Howell Y. Mangum, M.D.

Howell Y. MANGUM, M. D. As an estimable gentleman, as well as a successful physician, Dr. H. Y. Mangum is well known. He is honest and conscientious in his dealings with his patients, upright in all his business transactions, and, courteous in his intercourse with other members of the profession, he commands the respect of all those with whom he is at all intimately associated, and has much more than a merely local renown. He is the son of Henry L. Mangum, whose birth occurred in North Carolina in the year 1814, and although possessed of sound common sense, his literary education was very limited. He was taken with the Western fever and settled on an unimproved farm in Johnson County, Ill., on which land he spent the remainder of his life in the arduous, yet to him congenial, occupation of farming. He was married in 1832 to Miss Elizabeth, a daughter of Robert Barnett, of Tennessee, and the fruits of their union was a family of twelve children: William A.; George W. and Andrew J. (twins); Howell Y., the subject of this sketch; Thomas's, and Robert F. (deceased); Basil G.; John W.; Henry F.; Wiley Hamilton, deceased; Elizabeth J.; and Martha A., deceased. The wife and mother died in 1867, and two years after this lamentable event Henry L. Mangum married again, Miss Regina Berringer, of Illinois, becoming his wife, and eventually bearing him four children: Otis O., Ollie Belle, Charles and Lillie.

Howell Y. Mangum was born on the home farm in Johnson County, Ill., December 3, 1838, and so far as his birth was concerned started on an equal footing with about ninety per cent of the men who have become prominent in professional life in the West. He was an attendant of the common schools in the vicinity of his home during his youth, which were held in the old-time log schoolhouses, in which he acquired a practical education notwithstanding the fact that they were often poorly conducted. While attending a term of school at College Hill in 1861 the war broke out, and August 22, 1861, he became a member of Company D, Thirty-first Illinois Infantry, the fortunes of which he followed for four years, during which time he participated in a number of severe battles, the following of which are eminently worthy of mention: Ft. Henry, Ft. Donelson, Corinth, Port Gibson, Raymond, Jackson, Champion Hills (in which he was wounded), siege of Vicksburg, and was with Sherman on his march to the sea, taking part in all the engagements. He was promoted to First Lieutenant of his company and re-enlisted as a veteran volunteer in January, 1864, terminating his military career with the Grand Review at Washington, D. C. He was mustered out at Louisville, Ky., and received his discharge at Springfield, Ill., in July, 1865. He then returned to his home with his health much shattered by the exposure and hardships he had endured while in the army, and in order to obtain a competency first turned his attention to the sawmilling business, but after five years spent successfully in the business he lost his mill by fire. He then decided on a medical career, and to this end began his studies in 1869, and in 1875 he began the active practice of this noble calling, which he has continued up to the present time, and from this source, as well as from his farm and mercantile business, he has accumulated considerable wealth. Being very public-spirited, he is justly regarded as one of the leading citizens of the county, and in the community in which he resides he has numerous warm personal friends.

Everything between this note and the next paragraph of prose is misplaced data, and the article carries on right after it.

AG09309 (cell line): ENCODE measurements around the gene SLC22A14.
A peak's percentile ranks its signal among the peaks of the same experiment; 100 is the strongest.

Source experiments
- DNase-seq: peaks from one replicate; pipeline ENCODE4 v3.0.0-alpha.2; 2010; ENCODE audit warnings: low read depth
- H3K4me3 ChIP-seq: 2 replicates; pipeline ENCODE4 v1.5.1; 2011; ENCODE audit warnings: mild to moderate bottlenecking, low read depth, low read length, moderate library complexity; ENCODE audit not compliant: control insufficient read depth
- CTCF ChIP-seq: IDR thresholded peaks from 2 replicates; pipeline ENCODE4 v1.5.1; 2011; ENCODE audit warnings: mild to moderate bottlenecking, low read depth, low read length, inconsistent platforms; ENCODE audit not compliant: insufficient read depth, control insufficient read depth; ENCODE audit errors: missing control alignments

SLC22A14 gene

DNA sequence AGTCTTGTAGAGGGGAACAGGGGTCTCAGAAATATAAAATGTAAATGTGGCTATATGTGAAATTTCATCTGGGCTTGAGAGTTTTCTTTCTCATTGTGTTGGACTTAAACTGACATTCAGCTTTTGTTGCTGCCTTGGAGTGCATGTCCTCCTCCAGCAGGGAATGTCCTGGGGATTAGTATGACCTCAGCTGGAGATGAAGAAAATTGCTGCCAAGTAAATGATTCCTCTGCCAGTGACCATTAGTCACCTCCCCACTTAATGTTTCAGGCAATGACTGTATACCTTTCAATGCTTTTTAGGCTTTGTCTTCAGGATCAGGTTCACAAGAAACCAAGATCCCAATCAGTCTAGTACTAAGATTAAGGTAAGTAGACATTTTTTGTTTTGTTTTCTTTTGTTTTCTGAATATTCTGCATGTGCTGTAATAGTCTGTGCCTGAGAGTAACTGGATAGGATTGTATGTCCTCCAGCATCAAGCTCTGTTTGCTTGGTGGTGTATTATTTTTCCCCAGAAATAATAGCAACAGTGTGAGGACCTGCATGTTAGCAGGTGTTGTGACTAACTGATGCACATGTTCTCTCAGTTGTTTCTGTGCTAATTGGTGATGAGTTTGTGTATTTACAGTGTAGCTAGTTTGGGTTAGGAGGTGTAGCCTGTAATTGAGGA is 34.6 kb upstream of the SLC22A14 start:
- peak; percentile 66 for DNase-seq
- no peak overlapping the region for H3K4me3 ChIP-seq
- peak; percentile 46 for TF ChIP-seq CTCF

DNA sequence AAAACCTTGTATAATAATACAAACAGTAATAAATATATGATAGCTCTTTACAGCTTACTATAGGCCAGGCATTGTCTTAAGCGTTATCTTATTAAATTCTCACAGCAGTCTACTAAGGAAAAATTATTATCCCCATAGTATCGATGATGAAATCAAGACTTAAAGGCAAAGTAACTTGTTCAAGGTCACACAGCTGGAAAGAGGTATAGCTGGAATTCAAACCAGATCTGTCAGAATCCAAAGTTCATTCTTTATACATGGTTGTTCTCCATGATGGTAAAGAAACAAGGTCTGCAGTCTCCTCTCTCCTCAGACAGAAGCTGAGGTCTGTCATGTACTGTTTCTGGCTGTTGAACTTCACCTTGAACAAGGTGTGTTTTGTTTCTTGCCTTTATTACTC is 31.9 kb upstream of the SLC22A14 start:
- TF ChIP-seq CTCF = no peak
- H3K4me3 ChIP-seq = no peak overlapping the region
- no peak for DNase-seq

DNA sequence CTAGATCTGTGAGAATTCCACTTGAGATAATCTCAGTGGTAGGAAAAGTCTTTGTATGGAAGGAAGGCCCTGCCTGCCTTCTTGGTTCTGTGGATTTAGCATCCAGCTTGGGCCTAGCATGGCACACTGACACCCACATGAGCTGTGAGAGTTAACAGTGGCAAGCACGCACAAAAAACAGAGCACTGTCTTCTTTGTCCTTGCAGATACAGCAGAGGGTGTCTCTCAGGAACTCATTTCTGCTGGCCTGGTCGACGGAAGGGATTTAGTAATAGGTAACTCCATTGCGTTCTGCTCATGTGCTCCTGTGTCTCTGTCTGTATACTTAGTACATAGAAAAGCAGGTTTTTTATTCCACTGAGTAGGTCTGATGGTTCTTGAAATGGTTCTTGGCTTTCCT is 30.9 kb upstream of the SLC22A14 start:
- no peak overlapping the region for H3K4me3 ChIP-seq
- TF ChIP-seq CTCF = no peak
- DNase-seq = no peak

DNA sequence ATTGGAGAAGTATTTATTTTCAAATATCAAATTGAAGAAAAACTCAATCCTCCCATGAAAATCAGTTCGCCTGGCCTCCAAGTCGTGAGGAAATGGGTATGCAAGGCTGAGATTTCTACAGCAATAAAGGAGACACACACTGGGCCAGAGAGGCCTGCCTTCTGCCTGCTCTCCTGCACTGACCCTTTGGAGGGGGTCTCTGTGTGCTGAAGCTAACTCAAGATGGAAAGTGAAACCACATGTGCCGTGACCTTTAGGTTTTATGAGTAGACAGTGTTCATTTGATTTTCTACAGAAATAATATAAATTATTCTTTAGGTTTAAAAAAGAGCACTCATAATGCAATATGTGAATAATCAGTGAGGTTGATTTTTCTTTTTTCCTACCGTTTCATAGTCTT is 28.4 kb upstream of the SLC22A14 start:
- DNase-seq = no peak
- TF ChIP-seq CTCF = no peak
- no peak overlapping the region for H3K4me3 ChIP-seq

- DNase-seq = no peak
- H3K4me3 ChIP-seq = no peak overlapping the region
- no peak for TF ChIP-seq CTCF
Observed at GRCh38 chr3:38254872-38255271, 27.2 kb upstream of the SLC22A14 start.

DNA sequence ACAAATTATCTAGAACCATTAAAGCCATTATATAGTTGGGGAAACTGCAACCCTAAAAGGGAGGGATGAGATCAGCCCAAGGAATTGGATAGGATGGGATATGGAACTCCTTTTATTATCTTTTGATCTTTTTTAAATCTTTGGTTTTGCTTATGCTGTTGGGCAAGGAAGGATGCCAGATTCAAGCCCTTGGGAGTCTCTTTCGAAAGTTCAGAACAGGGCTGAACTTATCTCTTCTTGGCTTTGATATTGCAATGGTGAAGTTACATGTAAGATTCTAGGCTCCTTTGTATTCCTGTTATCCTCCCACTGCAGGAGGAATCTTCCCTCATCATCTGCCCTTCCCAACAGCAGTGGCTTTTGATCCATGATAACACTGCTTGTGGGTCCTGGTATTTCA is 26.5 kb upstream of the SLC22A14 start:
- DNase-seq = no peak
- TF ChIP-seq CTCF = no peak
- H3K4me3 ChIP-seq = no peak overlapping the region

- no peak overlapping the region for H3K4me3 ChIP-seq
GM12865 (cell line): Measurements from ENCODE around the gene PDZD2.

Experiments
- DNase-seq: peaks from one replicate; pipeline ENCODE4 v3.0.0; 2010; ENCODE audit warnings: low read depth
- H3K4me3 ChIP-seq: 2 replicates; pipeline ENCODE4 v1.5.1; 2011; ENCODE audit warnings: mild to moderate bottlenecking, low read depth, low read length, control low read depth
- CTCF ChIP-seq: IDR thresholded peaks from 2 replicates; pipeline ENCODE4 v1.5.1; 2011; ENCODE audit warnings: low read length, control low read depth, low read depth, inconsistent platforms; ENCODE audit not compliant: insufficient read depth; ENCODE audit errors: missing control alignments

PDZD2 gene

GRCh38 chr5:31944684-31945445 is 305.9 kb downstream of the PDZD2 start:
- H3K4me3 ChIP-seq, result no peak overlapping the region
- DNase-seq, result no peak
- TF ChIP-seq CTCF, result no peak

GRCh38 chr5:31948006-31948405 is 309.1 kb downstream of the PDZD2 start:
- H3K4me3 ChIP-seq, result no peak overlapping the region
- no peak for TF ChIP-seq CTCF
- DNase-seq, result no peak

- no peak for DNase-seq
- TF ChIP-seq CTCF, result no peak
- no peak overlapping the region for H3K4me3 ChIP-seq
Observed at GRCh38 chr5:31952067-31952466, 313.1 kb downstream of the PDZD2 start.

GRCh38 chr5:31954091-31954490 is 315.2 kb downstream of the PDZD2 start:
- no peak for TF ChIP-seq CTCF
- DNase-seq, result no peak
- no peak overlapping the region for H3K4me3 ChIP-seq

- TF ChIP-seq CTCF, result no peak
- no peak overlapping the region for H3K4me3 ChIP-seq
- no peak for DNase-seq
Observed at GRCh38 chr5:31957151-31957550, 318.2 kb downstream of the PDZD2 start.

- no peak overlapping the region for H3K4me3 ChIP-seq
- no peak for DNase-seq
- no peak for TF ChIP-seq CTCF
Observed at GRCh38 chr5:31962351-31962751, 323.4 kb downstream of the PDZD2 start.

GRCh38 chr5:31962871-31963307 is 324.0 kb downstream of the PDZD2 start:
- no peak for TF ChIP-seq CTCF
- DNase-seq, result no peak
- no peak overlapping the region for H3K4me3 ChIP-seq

On the 24th of April, 1864, our subject was married to Miss Elmira J., a daughter of Samuel Jobe, of Iowa, and to their union a family of eight children was given: Thomas A. and Otis I., deceased; Susan J., wife of Thomas Sheldon; Elizabeth E., William Robert, Samuel A.; Leora Myrtle, deceased; and Lulu E. Dr. Mangum is a member of the Ancient Free & Accepted Masons and the Grand Army ol the Republic, and politically is a Republican of strict principles. He is a member of the Cumberland Presbyterian Church, while his worthy wife is a Methodist.






transcribed by Nan Starjak

Source:
The Biographical Review of  Johnson, Massac, Pope and Hardin Counties
Chicago
Biographical Publishing Co., 1893
pp 612-613

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